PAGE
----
A banner.full


WEATHER:  a bright sunny start to the day at last! Late afternoon we had high winds and a sandstorm in the desert region at Merzouga!!

Talk about a day of two halves!! We had a perfect morning and early afternoon then as we drove into the Sahara region the wind picked up and so did the sand, it was awful birding conditions.

this Seebohm Wheatear was seen just outside our gates - photo by Tony Moore

Late news from yesterday was that of a Little Owl sighting on the roof of our Riad, two of the group saw and several more heard it calling.

We left our beautiful Riad in Boumalne Dades at 7:30am and headed south-east towards Merzouga, our first planned stop was just 20 minutes down the road, an ancient wadi with cliffs on either side, our target birds were Pharaoh Eagle Owl and Magreb Wheatear.

We had a short encounter with a female Magreb Wheatear on the way down the ramp into the wadi, we lost sight of her very quickly. Two local guys were waiting for us and they quickly showed us the Owls. The female sitting on a nest (viewed from a great distance I must add) and a little further on they pointed out the male standing in a hole. Smashing!!

These local guys also knew of a second pair that would be showing much better so off we went. Before we had moved very far, we bumped into a pair of Magreb Wheatears and they showed extremely well. At the second owl site we were shown a Lanner Falcon sitting on a nest and the pair of Eagle Owls were fantastic, job done we were on our way.

The male Magreb Wheatear - photo by Tony Moore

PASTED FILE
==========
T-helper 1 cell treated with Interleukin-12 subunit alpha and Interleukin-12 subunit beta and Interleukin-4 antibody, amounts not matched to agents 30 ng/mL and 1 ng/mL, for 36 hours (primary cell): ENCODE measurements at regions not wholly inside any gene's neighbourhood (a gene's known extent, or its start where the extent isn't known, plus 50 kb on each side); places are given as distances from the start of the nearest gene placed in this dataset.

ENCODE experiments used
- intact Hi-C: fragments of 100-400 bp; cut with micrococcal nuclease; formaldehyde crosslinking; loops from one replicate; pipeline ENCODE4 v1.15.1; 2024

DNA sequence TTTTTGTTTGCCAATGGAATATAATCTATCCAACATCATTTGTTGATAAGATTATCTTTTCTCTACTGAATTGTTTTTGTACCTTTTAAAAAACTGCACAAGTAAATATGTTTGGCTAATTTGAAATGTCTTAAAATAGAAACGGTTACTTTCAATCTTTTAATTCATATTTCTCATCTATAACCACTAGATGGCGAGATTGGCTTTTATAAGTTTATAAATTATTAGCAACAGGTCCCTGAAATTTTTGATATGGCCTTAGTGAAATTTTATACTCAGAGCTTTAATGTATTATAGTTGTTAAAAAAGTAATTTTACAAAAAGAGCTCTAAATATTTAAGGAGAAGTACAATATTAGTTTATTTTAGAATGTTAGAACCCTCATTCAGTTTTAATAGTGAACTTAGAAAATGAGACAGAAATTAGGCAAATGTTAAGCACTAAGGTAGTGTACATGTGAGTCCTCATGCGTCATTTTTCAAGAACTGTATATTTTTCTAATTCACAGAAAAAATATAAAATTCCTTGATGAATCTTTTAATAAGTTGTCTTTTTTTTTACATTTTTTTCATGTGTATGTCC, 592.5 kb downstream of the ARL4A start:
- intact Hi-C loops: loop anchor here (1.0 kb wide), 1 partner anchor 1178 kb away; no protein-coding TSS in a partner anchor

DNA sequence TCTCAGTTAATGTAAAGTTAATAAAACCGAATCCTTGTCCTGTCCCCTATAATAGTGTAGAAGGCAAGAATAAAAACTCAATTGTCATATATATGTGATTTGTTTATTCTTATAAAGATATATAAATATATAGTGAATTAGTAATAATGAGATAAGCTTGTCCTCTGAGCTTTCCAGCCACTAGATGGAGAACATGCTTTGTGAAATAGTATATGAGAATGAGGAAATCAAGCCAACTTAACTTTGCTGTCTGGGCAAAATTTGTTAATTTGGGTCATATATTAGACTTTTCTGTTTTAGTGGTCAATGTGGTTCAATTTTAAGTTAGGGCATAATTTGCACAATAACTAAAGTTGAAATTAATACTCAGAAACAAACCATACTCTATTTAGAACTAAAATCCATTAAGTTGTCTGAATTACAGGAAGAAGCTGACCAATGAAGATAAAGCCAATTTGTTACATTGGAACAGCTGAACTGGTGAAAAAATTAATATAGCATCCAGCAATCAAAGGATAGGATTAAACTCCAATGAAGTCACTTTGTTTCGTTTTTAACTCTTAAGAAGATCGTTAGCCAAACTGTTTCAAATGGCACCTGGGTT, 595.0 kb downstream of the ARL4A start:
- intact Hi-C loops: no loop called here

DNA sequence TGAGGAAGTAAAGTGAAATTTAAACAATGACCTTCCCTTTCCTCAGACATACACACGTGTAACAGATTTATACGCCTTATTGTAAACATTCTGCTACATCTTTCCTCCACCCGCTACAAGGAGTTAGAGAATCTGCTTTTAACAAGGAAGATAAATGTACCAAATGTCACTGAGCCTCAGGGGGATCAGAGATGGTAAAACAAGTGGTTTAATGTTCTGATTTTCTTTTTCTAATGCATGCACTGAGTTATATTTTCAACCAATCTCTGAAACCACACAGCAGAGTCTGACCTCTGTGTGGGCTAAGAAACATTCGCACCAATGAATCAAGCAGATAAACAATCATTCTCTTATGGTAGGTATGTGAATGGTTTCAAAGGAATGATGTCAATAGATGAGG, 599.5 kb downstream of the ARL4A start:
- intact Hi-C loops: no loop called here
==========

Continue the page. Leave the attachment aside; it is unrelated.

a distant shot of the Pharaoh Eagle Owl - by Tony Moore

We spent two hours getting to our next destination but we stopped a couple of times and we saw Black Kite and a possible Marsh Harrier from the bus. Our second stop involved buying lunch supplies in Goulmima before stopping a little further east to eat it, but only after we had been for a birding walk.

Our target bird in a large dried out wadi was the Streaked Scrub Warbler, this tiny bird hops around the clumps of vegetation stretching up from the ground and picking morsels of food from beneath the leaves. We found a male after about 15 minutes of looking. It showed well for everyone and it was obviously gathering food for chicks, it disappeared after about 10 minutes with a beak full of goodies.

Streaked Scrub Warbler - eating a small Praying Mantis - photo by Tony Moore

Other birds seen in the wadi included: Desert and Black-eared Wheatears, Woodchat Shrike, a small flock of Trumpeter Finches and a Willow Warbler.

a small flock of Trumpeter Finches - by Tony Moore

We ate our lunch back at the bus and then moved on to a river a few kilometers south of Goulmima. The river wasn’t flowing but a few pools were still scattered along the river bed. We quickly found Green Sandpiper, Little Ringed Plover, Ruddy Shelduck and quite a few warblers. Subalpine, Bonelli’s and Willow Warblers were seen as well as Desert Lark, Desert and White-crowned Wheatears and David and Sue found a pair of Magreb Larks!

Ruddy Shelduck in flight by Tony Moore

As we drove south towards Erfoud it was obvious that the wind was picking up, sand was blown across the road and great clouds of it could be seen ahead of us.

South of Erfoud it was quite bad, the road being obscured in places. The last few miles were a bit of a nightmare but we still managed to see Brown-necked Raven and more White-crowned Wheatears.

an artistic shot of the Brown-necked Raven on the Erg Chebbi dunes - by Tony Moore

At Café Yasmina we checked-in and as we walked to our rooms a Blue-cheeked Bee-eater flew over the hotel, calling! After we had settled into our rooms we went for a walk around the grounds. Wherever there was shelter, there was birds, mainly Subalpine and Bonelli’s Warblers but the odd Willow Warbler and a Chiffchaff sp.

Talking later to the Spanish Ringing Team, who had nets set up in the Tamarisk scrub, I learned that a flock of nine Blue-cheeked Bee-eaters were in the area and two had been caught in the nets, fingers crossed for tomorrow (if the wind dies down).